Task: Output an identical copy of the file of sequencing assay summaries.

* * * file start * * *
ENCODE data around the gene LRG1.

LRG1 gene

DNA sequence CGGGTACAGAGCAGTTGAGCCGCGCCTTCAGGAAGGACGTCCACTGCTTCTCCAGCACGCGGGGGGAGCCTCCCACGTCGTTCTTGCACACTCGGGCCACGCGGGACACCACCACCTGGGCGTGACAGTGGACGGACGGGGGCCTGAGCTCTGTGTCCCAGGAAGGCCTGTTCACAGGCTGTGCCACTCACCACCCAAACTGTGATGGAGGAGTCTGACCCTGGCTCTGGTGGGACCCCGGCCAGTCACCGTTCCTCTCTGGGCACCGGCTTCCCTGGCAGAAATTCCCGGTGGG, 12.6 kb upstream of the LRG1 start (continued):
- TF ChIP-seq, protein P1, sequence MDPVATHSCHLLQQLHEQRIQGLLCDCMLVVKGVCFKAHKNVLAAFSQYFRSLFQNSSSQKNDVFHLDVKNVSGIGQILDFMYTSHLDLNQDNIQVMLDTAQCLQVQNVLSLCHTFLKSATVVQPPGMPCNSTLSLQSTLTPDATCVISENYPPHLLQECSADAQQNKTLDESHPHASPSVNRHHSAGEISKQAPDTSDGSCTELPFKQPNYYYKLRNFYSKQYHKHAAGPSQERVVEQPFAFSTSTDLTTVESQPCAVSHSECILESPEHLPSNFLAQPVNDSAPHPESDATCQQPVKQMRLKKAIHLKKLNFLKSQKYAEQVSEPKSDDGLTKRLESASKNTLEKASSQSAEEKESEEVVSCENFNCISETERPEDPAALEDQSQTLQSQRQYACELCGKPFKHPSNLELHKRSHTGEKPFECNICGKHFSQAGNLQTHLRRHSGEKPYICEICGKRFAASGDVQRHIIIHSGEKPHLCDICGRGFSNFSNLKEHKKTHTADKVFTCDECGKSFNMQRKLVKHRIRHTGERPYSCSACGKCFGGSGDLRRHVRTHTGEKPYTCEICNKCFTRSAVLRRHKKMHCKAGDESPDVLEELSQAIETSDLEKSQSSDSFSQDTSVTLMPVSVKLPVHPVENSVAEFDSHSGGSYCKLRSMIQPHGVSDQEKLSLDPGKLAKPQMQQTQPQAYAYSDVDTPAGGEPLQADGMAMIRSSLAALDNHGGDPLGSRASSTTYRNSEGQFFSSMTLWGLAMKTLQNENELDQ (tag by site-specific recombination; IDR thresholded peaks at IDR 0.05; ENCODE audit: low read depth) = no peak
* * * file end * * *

ENCODE data around the gene LRG1.

LRG1 gene

DNA sequence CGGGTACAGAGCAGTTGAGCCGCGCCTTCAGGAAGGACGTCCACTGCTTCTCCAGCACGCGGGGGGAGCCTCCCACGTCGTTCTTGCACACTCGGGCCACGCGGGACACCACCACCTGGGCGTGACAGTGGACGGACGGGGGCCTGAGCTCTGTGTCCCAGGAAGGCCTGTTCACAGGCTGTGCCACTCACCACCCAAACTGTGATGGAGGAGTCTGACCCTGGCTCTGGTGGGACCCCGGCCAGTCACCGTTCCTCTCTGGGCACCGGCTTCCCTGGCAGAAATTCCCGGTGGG, 12.6 kb upstream of the LRG1 start (continued):
- TF ChIP-seq, protein P1, sequence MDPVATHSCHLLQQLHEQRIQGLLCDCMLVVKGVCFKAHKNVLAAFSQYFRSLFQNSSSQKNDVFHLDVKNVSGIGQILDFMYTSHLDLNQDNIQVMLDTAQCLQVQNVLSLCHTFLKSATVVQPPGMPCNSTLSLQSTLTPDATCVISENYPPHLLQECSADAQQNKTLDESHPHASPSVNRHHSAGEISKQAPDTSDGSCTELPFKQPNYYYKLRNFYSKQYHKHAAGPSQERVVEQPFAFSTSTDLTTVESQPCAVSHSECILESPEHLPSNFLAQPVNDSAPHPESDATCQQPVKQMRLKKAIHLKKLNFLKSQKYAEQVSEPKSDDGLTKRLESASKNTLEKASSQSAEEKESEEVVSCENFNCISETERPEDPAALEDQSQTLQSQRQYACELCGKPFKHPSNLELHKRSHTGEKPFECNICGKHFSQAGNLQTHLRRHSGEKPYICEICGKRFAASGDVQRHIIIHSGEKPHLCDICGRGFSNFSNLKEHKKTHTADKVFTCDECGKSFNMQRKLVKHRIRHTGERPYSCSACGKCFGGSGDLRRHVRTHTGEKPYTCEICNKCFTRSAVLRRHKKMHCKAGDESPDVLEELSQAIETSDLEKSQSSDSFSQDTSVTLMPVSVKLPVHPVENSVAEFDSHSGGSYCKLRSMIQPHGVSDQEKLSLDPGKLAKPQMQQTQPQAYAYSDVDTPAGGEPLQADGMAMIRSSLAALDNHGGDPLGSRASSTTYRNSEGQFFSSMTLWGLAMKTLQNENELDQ (tag by site-specific recombination; IDR thresholded peaks at IDR 0.05; ENCODE audit: low read depth) = no peak